The appellant insists the tape is devoid of "many of the hallmarks of robbery." To the contrary, the tape clearly evidences the appellant making several statements demonstrative of robbery, such as: "Alright [sic], give up the money. I'm not playing. I'm not fucking playing," and in the midst of firing shots at Patel shouting, "You be fucking up. I'm not playing. Give it up!" and, "I said give up the money, right." The appellant attacks the clarity of the dialogue between himself and Patel, most notably by his reference to State's witness Detective Sean Walsh's admission that he was unable to understand what was being said on the videotape. However, the jury had the opportunity to listen to the audio numerous times: during the presentation of evidence, during the State's closing arguments, and during its deliberations. (16) The jury could reasonably infer that the appellant intentionally committed murder in the course of committing or attempting to commit robbery based upon the combined and cumulative force of all the evidence. (17) Because we view the evidence in the light most favorable to the verdict, and we find that a rational trier of fact could have found the essential elements of the crime beyond a reasonable doubt, we hold that the evidence was legally sufficient to support the jury's guilty verdict in this case. (18) Even in considering all the evidence in a neutral light, we find that the evidence was not so weak nor so outweighed by the great weight of contrary evidence as to make the verdict seem clearly wrong and manifestly unjust. (19) Thus, the evidence was factually sufficient to support the verdict. The appellant's first and second points of error are overruled.

In point of error eleven, the appellant challenges the sufficiency of the evidence regarding future dangerousness. (20) In reviewing the sufficiency of the evidence at the punishment phase, we view the evidence in the light most favorable to the verdict and determine whether any rational trier of fact could make the finding beyond a reasonable doubt. (21) A jury is permitted to consider a variety of factors when determining whether a defendant will pose a continuing threat to society. (22)

In its determination of the special issues, the jury is entitled to consider all the evidence presented at the guilt phase of the trial, in addition to the evidence presented at the punishment phase. (23) The circumstances of the offense and the events surrounding it may be sufficient in some instances to sustain a "yes" answer to the future-dangerousness special issue. (24)

The evidence in the instant case revealed that, immediately after he stole a car from a woman at gunpoint, the appellant drove to Patel's store, demanded money, and then shot Patel dead when Patel did not cooperate quickly enough. The appellant then left the store, disposed of his weapon, and picked up a prostitute with whom he could do drugs. This evidence of such a callous crime might alone support a finding of future dangerousness. However, the State presented further evidence that, immediately prior to the instant crime, the appellant also committed aggravated sexual assault on the woman from whom he stole the red Mazda Protégé.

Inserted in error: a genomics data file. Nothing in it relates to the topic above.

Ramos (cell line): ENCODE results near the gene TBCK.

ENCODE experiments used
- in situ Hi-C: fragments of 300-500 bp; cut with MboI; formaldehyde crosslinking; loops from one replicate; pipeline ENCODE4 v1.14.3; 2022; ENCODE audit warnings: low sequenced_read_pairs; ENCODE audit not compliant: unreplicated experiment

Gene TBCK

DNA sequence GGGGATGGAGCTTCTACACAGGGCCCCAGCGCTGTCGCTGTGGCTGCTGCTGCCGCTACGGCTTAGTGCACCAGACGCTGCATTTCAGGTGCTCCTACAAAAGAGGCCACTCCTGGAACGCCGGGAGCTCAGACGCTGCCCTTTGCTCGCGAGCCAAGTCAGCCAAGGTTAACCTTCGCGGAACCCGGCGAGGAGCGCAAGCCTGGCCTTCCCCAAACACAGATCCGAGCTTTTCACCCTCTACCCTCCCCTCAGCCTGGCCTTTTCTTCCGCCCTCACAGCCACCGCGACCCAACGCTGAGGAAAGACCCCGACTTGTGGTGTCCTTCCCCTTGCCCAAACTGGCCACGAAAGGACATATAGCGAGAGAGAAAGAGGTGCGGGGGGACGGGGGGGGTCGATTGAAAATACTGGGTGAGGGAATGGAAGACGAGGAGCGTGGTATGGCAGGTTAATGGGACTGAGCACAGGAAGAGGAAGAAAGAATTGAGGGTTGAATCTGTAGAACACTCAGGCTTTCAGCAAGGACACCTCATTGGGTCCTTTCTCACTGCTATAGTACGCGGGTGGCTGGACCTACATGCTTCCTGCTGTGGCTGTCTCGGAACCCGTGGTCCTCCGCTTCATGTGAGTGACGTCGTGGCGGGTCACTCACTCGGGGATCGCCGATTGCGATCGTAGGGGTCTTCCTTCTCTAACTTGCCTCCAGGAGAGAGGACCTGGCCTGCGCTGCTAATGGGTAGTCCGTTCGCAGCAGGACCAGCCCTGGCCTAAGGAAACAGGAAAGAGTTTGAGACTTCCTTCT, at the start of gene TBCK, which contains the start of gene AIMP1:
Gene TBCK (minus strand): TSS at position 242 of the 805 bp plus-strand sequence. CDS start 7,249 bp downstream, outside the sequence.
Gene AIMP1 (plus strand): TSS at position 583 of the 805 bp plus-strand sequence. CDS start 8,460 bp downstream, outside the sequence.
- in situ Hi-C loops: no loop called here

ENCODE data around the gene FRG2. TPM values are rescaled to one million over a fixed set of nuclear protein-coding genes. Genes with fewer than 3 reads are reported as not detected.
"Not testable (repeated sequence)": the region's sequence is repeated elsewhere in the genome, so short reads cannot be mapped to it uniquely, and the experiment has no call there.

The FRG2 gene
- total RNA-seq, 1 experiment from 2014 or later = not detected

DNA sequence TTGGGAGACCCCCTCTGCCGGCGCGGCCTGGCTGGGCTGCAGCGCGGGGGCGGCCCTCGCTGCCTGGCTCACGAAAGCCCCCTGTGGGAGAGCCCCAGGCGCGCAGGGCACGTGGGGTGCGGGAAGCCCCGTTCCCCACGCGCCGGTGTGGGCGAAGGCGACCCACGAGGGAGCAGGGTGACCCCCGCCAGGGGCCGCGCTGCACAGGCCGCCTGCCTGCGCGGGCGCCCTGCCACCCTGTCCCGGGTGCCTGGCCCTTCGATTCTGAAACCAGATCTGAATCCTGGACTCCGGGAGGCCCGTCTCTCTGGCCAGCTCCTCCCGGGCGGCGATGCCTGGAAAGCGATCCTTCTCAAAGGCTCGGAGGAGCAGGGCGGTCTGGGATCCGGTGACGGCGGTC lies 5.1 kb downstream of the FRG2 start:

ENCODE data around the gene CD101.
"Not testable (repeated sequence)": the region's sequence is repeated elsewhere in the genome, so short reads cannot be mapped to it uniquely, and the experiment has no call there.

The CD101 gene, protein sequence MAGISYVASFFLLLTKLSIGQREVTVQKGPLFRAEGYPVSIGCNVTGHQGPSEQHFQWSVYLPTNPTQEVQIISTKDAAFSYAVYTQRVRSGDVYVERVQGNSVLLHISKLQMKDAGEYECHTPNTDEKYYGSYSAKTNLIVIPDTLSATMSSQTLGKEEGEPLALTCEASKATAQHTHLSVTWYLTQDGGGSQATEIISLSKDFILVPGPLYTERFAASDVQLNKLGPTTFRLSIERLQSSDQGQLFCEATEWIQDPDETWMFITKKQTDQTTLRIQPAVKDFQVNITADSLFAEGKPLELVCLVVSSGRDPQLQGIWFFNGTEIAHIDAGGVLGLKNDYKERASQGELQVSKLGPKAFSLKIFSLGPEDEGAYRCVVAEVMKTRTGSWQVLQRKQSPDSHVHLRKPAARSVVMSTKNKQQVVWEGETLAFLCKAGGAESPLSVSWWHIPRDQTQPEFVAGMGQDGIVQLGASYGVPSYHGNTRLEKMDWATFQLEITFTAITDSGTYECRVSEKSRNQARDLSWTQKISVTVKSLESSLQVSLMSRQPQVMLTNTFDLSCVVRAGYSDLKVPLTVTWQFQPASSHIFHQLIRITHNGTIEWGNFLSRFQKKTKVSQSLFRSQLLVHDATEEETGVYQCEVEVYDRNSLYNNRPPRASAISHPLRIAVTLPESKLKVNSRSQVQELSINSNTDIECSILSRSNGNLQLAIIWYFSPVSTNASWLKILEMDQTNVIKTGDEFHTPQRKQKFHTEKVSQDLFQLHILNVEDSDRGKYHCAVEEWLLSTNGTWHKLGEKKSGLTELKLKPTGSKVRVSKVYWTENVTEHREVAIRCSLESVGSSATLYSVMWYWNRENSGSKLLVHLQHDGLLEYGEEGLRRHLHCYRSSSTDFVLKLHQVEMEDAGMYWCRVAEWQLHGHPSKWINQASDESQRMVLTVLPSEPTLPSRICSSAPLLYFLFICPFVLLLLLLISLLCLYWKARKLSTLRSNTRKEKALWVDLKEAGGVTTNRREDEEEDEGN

At approximately 8:45 a.m. on November 21, 2004, Daphne Edwards was serving breakfast to her three young girls, all under the age of eight, when she realized that she was out of cigarettes. Edwards decided to leave her efficiency apartment and quickly drove to Patel's store about one block away while the children were eating. She was gone less than five minutes. Upon returning, she parked in front of the apartment and went straight inside. Almost immediately after her return, there was a knock on her door. Thinking it was her sister, Edwards opened the door to find the appellant standing there pointing a silver revolver at her. The appellant put the gun to Edwards' head, pushed his way in and asked her, "Where's the fucking money?" The appellant walked Edwards through the apartment at gunpoint to make sure no one else was home other than the children and that there was no access to a phone. The three children were scared and crying. Edwards gave the appellant all the money that she had in her purse - $28 - but he told her that she had to give him something else because that was not enough money. The appellant then told Edwards to undress. He had Edwards tell her girls to go to the other room; however, as it was an efficiency apartment the girls could still see and hear everything that happened. The appellant then told Edwards that she was not disrobing quickly enough, so he shot the gun into the floor next to her feet. Edwards disrobed, and the appellant made her sit in a chair and perform oral sex on him. The appellant then made Edwards walk to the bathroom where the children could not fully see what was happening but the appellant could see the children. The appellant then made Edwards get on her knees and perform oral sex on him again. (25) The appellant then decided that he wanted Edwards to wear something "sexy" for him, so he took her back out of the bathroom to get her clothes. Edwards picked out an outfit but the appellant thought it was too long, so she picked out another outfit. He made her put on this outfit but did not allow her to put on any underwear. The appellant then decided that he wanted to leave. When Edwards protested that she would not leave her children, the appellant told her, "You did it before. I saw you." The appellant then walked over to the children and kissed each of them on the cheek and told them that their mommy would be back.